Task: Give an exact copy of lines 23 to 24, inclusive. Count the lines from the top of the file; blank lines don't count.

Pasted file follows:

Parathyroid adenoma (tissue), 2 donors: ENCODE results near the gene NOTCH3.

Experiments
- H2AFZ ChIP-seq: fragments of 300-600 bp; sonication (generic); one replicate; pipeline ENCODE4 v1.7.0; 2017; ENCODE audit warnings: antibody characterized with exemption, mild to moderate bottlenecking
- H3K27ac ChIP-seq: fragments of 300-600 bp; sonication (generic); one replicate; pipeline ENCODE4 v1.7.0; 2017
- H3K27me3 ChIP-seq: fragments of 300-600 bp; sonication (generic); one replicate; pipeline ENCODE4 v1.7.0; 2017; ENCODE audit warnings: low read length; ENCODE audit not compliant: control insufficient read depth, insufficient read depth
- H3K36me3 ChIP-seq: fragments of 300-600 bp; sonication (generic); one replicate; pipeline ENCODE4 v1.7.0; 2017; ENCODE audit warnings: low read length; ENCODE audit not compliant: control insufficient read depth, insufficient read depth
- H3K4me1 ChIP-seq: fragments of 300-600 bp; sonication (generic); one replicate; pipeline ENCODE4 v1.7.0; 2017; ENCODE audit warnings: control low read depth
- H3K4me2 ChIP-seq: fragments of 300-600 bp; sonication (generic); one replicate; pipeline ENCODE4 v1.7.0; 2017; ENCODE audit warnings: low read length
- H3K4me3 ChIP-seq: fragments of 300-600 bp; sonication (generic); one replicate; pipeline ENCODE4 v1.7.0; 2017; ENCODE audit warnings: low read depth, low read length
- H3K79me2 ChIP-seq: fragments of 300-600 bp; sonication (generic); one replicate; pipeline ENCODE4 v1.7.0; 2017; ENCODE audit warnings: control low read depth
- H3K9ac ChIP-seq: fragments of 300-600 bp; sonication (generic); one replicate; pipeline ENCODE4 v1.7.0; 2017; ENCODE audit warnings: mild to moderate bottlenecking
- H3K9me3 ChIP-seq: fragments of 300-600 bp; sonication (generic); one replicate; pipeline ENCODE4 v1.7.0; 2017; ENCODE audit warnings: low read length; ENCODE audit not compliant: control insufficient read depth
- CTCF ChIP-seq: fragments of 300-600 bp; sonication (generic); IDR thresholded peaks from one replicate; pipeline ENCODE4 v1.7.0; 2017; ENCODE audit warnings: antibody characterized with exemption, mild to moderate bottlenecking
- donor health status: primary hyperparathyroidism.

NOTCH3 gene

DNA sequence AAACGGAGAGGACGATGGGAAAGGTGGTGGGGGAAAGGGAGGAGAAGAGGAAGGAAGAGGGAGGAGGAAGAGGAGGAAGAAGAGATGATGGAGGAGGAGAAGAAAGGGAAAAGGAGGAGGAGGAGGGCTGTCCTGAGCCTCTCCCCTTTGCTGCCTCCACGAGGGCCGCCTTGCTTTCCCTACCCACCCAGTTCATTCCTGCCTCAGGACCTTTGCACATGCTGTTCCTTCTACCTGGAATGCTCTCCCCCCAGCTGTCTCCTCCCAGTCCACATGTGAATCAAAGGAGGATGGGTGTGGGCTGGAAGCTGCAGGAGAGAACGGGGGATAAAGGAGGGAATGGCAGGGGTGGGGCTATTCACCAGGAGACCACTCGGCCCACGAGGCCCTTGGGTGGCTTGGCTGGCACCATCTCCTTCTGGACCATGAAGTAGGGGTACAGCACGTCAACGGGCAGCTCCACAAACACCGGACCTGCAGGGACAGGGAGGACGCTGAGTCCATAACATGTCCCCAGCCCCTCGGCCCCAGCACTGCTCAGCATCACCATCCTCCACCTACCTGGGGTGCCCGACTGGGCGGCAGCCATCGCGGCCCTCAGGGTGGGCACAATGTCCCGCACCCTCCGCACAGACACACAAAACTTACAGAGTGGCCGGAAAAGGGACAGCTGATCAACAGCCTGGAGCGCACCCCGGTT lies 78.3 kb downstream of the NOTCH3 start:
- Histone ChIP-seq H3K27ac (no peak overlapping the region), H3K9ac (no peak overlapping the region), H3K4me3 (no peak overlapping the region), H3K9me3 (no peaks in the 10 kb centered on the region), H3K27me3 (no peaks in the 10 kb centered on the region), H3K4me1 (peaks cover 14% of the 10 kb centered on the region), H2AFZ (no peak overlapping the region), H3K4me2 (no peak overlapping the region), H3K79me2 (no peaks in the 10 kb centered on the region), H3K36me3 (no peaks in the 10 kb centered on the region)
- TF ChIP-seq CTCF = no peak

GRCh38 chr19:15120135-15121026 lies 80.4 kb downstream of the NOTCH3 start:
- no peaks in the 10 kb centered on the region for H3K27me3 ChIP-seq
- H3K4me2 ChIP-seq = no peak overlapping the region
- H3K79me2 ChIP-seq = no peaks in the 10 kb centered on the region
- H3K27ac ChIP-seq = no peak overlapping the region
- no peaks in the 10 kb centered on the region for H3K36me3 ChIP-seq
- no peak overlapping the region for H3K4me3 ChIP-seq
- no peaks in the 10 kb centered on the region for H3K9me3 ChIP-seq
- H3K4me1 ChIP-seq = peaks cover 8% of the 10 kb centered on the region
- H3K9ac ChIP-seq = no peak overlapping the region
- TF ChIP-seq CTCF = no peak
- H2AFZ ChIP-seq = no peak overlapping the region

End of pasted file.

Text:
- H3K27ac ChIP-seq = no peak overlapping the region
- no peaks in the 10 kb centered on the region for H3K36me3 ChIP-seq